Thursday, February 3, 2011


With our upcoming art test I thought I would bring back some of Goya's work. This is "Saturn devouring one of his sons." Since we are having an essay test, I thought it would be good practice to discuss the painting.


Olivia Celata said...

Like it says in Fleming's Arts and Ideas, Goya departed from the neoclassical ways, which emphasized the ideal instead of self-expression, when dealing with mythological subjects such as this. As an example of how Goya fearlessly encountered evil, "Saturn Devouring One of His Children" depicts the horror and blood-shed of ancient myths. Here, Goya chose to depict a scene of cannibalism in order to emphasize the overall gory theme. The vivid color contrasts, especially between the black and red, also stay in line with these ideas.

Blaine said...

Before analyzing Goya's "Saturn Devouring His Children", I find it necessary to understand the myth of Saturn. A prophet told Saturn that one of his children would destroy him and in fear, Saturn ate all of his children. This painting is Goya's interpretation of this tale. The painting demonstrates Goya's Romantic and ,I believe, Modernist style painting. He depicts a gory portrayal of this act of cannabalism. Goya's painting is very romantic because he does not cling to reality and created his own distorted, un-realistic perceptions of the tale.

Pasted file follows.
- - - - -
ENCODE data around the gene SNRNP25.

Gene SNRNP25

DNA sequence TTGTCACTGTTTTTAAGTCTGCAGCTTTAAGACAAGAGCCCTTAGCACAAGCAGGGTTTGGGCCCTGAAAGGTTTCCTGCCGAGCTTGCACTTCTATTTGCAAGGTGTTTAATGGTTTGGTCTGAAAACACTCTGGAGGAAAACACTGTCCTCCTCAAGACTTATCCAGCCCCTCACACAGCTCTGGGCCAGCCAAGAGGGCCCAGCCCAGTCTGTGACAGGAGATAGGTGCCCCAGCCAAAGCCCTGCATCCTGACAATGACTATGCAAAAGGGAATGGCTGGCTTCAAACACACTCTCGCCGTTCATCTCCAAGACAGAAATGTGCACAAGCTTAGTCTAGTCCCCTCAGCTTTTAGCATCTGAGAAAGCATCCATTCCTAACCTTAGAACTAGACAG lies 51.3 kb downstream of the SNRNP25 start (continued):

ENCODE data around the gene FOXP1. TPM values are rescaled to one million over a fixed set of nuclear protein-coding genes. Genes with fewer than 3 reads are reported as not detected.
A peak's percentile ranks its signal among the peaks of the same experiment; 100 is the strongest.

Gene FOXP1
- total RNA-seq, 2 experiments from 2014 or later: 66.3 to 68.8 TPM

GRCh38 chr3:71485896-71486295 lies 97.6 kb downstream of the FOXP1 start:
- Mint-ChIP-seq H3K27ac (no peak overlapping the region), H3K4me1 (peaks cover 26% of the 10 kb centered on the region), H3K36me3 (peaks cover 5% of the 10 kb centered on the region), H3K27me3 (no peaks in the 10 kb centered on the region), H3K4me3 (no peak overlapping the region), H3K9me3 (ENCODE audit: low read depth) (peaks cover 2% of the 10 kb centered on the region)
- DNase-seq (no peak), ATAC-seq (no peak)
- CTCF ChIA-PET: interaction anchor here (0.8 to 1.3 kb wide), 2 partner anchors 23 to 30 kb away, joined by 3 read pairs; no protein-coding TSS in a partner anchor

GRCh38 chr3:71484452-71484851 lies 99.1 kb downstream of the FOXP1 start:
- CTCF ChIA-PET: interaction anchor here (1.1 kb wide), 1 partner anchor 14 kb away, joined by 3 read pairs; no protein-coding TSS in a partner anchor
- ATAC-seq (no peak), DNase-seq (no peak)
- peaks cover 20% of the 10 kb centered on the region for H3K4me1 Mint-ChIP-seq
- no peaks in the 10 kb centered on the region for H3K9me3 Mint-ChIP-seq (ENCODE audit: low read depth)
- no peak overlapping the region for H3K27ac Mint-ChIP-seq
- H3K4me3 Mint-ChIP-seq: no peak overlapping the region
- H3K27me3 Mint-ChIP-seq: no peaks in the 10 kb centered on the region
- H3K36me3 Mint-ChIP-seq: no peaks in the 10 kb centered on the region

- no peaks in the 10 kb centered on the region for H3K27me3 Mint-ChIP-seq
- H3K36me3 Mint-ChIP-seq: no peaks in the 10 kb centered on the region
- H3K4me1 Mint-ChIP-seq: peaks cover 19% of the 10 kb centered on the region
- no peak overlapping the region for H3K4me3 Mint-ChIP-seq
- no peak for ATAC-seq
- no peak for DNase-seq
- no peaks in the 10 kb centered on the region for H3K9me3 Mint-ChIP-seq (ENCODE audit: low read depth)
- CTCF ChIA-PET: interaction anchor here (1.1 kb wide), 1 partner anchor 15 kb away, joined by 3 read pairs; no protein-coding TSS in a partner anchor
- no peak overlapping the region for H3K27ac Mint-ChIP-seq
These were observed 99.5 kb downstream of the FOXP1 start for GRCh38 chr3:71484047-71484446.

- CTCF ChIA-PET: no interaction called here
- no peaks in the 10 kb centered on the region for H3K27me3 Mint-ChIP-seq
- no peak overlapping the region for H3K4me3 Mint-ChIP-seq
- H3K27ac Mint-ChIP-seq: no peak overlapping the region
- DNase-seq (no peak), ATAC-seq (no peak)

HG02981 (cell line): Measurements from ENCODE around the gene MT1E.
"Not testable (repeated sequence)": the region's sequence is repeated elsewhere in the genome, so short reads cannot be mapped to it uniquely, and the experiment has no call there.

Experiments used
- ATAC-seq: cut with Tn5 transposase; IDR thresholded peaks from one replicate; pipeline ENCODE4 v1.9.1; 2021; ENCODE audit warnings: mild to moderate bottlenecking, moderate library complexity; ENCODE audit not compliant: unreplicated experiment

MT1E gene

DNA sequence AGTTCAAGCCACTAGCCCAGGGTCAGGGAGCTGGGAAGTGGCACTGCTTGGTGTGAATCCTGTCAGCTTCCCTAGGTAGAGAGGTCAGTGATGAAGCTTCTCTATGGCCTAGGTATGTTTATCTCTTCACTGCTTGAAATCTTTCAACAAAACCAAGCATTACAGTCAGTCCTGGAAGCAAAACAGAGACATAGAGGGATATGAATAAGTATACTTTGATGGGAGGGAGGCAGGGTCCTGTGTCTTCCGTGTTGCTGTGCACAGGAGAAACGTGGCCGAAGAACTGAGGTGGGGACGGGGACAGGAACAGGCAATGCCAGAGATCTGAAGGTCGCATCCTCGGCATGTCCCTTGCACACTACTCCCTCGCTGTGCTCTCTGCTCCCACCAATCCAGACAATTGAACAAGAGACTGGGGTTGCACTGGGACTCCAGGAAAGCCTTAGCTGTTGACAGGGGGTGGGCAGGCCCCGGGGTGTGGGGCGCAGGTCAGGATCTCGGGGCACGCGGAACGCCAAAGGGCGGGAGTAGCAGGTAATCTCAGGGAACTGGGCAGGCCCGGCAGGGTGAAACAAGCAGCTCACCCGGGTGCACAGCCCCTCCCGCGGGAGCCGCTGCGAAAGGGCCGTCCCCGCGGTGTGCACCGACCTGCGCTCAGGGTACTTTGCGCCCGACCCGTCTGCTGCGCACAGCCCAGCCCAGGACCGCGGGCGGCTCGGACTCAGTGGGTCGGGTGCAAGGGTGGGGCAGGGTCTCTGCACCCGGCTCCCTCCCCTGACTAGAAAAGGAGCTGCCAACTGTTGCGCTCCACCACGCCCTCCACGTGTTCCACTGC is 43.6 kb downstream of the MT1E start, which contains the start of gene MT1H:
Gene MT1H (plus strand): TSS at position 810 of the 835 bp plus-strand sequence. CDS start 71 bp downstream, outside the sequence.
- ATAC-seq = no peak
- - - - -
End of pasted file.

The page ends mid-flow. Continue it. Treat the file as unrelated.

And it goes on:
C-Sted said...

It would be essential to mention that this is one of Goya's Black Paintings. Goya's fascination with evil is immediately evident. The black of the background seems prepared to consume Saturn's form just as he consumes his own child. The lack of line and definite shape make the painting mysterious, creepy, and a little confusing. Goya destroys the loftiness and order of Neoclassicism; the depravity of humanity is reflected even in the paragon that is mythology.